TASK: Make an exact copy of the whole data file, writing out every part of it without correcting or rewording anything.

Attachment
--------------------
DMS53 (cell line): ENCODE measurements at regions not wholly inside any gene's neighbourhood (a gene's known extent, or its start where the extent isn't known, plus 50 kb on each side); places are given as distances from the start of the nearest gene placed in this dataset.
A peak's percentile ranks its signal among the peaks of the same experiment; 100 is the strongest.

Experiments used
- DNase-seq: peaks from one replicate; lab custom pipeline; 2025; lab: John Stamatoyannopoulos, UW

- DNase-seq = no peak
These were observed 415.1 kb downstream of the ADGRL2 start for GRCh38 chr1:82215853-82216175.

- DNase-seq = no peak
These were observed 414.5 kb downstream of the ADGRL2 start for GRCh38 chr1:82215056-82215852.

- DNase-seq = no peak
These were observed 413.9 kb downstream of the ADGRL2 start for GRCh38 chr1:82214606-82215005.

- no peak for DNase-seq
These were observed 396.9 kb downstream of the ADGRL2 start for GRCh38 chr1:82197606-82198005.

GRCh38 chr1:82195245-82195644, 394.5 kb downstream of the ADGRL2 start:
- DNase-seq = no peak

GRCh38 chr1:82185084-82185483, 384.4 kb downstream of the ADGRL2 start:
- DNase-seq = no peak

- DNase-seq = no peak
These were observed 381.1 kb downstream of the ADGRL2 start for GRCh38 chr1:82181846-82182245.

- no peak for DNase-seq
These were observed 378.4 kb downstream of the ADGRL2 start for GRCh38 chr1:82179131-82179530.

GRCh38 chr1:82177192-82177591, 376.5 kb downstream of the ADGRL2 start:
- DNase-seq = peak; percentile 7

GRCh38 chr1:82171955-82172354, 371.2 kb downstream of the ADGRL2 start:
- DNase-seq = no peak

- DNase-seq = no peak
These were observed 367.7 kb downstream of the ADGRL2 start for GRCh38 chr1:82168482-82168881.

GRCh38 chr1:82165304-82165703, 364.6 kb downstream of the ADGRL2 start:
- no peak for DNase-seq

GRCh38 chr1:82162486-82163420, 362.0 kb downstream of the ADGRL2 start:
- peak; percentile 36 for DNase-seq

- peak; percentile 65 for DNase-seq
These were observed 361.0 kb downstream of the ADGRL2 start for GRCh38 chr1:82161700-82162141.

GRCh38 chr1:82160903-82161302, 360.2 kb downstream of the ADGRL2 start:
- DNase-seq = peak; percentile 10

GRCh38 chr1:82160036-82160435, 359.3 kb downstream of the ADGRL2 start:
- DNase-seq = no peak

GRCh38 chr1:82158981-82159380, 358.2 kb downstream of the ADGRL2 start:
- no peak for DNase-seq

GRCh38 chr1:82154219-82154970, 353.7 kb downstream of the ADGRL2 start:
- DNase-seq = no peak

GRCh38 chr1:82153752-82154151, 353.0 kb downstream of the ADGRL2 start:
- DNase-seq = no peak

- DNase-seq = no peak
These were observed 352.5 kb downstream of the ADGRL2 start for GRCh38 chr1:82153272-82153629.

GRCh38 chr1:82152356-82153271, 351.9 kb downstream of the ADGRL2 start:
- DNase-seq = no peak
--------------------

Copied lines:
DMS53 (cell line): ENCODE measurements at regions not wholly inside any gene's neighbourhood (a gene's known extent, or its start where the extent isn't known, plus 50 kb on each side); places are given as distances from the start of the nearest gene placed in this dataset.
A peak's percentile ranks its signal among the peaks of the same experiment; 100 is the strongest.

Experiments used
- DNase-seq: peaks from one replicate; lab custom pipeline; 2025; lab: John Stamatoyannopoulos, UW

- DNase-seq = no peak
These were observed 415.1 kb downstream of the ADGRL2 start for GRCh38 chr1:82215853-82216175.

- DNase-seq = no peak
These were observed 414.5 kb downstream of the ADGRL2 start for GRCh38 chr1:82215056-82215852.

- DNase-seq = no peak
These were observed 413.9 kb downstream of the ADGRL2 start for GRCh38 chr1:82214606-82215005.

- no peak for DNase-seq
These were observed 396.9 kb downstream of the ADGRL2 start for GRCh38 chr1:82197606-82198005.

GRCh38 chr1:82195245-82195644, 394.5 kb downstream of the ADGRL2 start:
- DNase-seq = no peak

GRCh38 chr1:82185084-82185483, 384.4 kb downstream of the ADGRL2 start:
- DNase-seq = no peak

- DNase-seq = no peak
These were observed 381.1 kb downstream of the ADGRL2 start for GRCh38 chr1:82181846-82182245.

- no peak for DNase-seq
These were observed 378.4 kb downstream of the ADGRL2 start for GRCh38 chr1:82179131-82179530.

GRCh38 chr1:82177192-82177591, 376.5 kb downstream of the ADGRL2 start:
- DNase-seq = peak; percentile 7

GRCh38 chr1:82171955-82172354, 371.2 kb downstream of the ADGRL2 start:
- DNase-seq = no peak

- DNase-seq = no peak
These were observed 367.7 kb downstream of the ADGRL2 start for GRCh38 chr1:82168482-82168881.

GRCh38 chr1:82165304-82165703, 364.6 kb downstream of the ADGRL2 start:
- no peak for DNase-seq

GRCh38 chr1:82162486-82163420, 362.0 kb downstream of the ADGRL2 start:
- peak; percentile 36 for DNase-seq

- peak; percentile 65 for DNase-seq
These were observed 361.0 kb downstream of the ADGRL2 start for GRCh38 chr1:82161700-82162141.

GRCh38 chr1:82160903-82161302, 360.2 kb downstream of the ADGRL2 start:
- DNase-seq = peak; percentile 10

GRCh38 chr1:82160036-82160435, 359.3 kb downstream of the ADGRL2 start:
- DNase-seq = no peak

GRCh38 chr1:82158981-82159380, 358.2 kb downstream of the ADGRL2 start:
- no peak for DNase-seq

GRCh38 chr1:82154219-82154970, 353.7 kb downstream of the ADGRL2 start:
- DNase-seq = no peak

GRCh38 chr1:82153752-82154151, 353.0 kb downstream of the ADGRL2 start:
- DNase-seq = no peak

- DNase-seq = no peak
These were observed 352.5 kb downstream of the ADGRL2 start for GRCh38 chr1:82153272-82153629.

GRCh38 chr1:82152356-82153271, 351.9 kb downstream of the ADGRL2 start:
- DNase-seq = no peak